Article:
Many income and work support programs include a component aimed to increase the employment and earnings of participants. For example, in the most recent year, states reported spending $557 million of TANF and related state spending on employment and training programs.
CLASP advocates for high-quality employment programs for recipients of work support programs, informed by understanding of both the labor market and the circumstances of recipients, and provides technical assistance to states and localities on how to operate such programs within the framework of the federal programs. CLASP opposes work requirements with harsh sanctions that act as a barrier to access to benefits.
Recently renewed efforts to impose work requirements to receive public benefits reflect a profound misunderstanding of the realities of low-wage jobs. Strong evidence shows that work requirements frequently lead to a loss of benefits, which only makes it harder to work. Further, there is little evidence that work requirements increase employment outcomes or reduce poverty. Finally, work requirements create an unnecessary burden for workers and state governments.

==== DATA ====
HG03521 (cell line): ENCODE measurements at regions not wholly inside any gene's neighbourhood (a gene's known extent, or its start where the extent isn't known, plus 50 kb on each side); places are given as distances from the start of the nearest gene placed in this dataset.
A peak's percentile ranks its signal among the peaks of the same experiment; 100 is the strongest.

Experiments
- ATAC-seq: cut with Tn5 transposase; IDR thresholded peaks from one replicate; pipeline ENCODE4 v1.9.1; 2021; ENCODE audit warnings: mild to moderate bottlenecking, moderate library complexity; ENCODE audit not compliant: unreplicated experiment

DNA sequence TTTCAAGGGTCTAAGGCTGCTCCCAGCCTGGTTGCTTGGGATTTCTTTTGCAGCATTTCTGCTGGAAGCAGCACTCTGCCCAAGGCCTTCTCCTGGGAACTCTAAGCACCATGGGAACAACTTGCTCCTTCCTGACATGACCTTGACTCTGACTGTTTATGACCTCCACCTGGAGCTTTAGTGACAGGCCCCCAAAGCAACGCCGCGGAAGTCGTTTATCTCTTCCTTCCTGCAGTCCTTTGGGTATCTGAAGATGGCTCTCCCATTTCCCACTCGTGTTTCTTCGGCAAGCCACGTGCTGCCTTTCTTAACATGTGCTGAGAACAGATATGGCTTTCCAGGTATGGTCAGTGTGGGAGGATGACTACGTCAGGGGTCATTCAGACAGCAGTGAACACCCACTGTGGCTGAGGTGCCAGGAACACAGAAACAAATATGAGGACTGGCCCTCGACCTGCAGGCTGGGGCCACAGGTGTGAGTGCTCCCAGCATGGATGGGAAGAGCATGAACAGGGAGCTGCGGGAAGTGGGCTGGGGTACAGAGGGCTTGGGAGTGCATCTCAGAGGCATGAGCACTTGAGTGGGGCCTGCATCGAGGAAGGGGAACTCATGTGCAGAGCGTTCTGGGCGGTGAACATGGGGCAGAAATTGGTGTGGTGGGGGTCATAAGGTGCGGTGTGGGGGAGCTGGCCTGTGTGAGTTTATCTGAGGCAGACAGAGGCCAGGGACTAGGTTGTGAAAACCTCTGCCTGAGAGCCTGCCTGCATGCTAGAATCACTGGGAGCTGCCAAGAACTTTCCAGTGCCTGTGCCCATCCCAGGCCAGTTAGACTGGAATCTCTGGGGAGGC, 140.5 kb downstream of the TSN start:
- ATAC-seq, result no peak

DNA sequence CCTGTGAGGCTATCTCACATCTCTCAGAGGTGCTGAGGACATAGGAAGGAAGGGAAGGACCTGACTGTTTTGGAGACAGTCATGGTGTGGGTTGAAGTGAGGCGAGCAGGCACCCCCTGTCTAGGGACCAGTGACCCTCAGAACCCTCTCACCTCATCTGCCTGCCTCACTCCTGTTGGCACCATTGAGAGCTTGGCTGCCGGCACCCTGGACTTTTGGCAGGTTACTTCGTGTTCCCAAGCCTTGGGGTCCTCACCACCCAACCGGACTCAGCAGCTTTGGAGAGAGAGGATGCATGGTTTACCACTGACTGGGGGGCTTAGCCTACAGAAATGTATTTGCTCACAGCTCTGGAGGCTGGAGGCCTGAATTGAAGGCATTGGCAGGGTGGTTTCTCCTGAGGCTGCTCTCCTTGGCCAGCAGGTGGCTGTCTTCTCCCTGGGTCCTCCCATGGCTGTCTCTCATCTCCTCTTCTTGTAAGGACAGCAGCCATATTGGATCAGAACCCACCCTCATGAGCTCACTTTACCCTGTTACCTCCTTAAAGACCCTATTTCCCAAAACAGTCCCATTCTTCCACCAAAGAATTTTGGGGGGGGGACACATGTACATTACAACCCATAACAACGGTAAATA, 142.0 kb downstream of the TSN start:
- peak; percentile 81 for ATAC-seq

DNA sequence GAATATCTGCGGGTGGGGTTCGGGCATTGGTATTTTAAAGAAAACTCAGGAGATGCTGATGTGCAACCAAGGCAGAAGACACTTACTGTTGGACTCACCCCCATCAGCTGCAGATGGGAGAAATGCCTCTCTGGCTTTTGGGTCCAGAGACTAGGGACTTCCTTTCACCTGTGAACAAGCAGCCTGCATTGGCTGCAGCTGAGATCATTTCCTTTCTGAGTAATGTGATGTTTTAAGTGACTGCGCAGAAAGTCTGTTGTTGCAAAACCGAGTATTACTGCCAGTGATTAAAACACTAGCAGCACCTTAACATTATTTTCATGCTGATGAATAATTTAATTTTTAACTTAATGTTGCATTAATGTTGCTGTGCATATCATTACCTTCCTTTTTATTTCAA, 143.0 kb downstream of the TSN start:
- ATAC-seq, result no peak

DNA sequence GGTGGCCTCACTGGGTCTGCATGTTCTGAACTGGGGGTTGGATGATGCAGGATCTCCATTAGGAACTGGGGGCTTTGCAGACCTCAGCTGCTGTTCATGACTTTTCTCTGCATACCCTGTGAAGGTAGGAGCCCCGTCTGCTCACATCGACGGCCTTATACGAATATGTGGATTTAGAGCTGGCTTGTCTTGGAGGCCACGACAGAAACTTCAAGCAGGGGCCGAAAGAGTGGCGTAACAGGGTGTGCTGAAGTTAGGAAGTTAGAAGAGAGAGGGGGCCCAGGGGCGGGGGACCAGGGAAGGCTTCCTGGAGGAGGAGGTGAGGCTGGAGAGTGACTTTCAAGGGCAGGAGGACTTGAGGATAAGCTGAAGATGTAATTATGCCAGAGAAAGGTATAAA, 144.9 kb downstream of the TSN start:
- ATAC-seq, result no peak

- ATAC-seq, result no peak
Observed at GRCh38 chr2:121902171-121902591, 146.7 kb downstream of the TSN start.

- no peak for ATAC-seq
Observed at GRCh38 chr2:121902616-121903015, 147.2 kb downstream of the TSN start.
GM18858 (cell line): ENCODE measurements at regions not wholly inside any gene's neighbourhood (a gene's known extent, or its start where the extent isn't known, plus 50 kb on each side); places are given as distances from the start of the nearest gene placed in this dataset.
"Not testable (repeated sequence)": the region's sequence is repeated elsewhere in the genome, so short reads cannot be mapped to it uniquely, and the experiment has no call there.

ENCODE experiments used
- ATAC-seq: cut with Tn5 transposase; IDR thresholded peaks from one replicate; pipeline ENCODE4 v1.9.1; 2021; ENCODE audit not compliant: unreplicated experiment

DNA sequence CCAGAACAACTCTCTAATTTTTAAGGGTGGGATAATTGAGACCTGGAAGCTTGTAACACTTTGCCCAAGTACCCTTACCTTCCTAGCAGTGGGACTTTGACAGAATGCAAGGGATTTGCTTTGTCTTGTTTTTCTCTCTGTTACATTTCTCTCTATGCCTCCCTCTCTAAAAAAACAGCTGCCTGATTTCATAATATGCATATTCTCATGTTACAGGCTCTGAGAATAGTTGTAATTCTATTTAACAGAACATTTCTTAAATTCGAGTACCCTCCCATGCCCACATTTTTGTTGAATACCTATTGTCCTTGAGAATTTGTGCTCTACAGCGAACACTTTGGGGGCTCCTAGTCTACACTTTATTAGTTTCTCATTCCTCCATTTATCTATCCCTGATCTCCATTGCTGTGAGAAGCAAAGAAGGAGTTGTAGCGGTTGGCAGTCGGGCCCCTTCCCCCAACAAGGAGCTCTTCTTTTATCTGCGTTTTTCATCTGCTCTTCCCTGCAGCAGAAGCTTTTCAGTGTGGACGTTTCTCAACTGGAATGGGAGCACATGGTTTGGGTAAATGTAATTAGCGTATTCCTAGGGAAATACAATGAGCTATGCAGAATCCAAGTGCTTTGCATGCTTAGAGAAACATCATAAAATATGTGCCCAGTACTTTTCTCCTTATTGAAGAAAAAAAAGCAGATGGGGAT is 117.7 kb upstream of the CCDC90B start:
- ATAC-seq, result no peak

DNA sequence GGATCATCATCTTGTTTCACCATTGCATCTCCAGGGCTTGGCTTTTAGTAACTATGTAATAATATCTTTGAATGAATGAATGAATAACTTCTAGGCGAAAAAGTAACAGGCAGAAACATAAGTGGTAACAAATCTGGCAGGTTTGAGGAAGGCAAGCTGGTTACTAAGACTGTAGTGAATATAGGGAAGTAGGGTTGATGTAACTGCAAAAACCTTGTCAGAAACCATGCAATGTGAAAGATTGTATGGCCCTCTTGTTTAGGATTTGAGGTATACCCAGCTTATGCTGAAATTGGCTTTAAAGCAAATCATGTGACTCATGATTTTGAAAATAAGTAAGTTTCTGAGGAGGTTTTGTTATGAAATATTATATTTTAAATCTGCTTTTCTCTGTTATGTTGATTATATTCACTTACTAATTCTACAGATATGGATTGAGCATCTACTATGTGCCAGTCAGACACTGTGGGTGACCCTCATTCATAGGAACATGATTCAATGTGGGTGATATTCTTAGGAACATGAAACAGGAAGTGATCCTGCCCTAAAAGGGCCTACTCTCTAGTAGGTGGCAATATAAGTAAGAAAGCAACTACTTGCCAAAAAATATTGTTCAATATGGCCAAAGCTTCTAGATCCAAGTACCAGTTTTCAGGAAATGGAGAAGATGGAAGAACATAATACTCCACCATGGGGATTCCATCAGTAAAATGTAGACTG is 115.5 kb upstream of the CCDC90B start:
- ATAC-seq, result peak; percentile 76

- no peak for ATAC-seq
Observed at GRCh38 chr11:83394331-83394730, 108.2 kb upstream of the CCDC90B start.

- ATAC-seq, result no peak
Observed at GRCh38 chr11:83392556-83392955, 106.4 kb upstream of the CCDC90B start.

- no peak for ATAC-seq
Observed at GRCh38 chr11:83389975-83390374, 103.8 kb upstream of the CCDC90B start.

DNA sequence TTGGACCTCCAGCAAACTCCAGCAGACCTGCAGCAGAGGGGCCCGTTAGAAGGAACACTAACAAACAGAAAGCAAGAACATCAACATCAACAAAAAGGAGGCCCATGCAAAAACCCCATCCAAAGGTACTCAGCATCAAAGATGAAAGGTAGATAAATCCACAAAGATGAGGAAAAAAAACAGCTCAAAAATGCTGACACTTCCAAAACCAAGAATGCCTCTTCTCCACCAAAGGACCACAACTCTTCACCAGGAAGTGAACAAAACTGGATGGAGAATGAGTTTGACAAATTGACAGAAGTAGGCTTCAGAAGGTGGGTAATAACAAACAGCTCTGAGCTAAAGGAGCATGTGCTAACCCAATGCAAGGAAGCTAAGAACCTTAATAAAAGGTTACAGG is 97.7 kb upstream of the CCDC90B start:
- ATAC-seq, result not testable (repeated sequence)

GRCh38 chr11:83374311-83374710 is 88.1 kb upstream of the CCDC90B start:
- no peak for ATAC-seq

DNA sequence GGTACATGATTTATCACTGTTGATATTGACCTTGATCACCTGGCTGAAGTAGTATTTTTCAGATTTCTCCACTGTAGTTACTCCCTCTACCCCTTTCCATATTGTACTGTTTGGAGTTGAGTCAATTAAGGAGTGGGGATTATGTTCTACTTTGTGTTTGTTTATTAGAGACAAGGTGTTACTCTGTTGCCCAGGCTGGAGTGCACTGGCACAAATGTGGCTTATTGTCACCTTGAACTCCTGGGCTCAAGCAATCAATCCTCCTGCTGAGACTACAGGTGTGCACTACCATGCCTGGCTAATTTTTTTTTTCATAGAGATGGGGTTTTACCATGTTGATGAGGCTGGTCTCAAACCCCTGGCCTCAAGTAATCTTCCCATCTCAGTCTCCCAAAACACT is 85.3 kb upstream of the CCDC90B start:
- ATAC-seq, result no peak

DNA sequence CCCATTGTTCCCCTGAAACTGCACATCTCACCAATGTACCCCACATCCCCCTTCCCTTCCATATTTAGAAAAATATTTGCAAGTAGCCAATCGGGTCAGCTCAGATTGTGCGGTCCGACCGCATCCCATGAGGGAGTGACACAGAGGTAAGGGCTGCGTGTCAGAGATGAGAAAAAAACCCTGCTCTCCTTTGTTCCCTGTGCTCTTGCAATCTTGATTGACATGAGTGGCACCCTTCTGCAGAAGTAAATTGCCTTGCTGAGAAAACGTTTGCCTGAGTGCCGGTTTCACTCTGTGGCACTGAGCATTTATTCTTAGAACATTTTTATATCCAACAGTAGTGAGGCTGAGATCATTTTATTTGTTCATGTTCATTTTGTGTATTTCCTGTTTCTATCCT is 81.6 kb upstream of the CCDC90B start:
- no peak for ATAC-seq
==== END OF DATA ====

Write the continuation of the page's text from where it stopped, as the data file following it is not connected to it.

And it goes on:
When combined with low wages and low income, workers with volatile schedules find themselves in need of income support from public benefits programs. However, the scheduling issues driving their need for public benefits often create barriers to access.
The Supplemental Nutrition Assistance Program Employment & Training (SNAP E&T) initiative provides federal funding to states, in the form of grants, to help SNAP participants obtain jobs that will reduce their need for SNAP assistance. However, as this brief explains, major investments in SNAP are…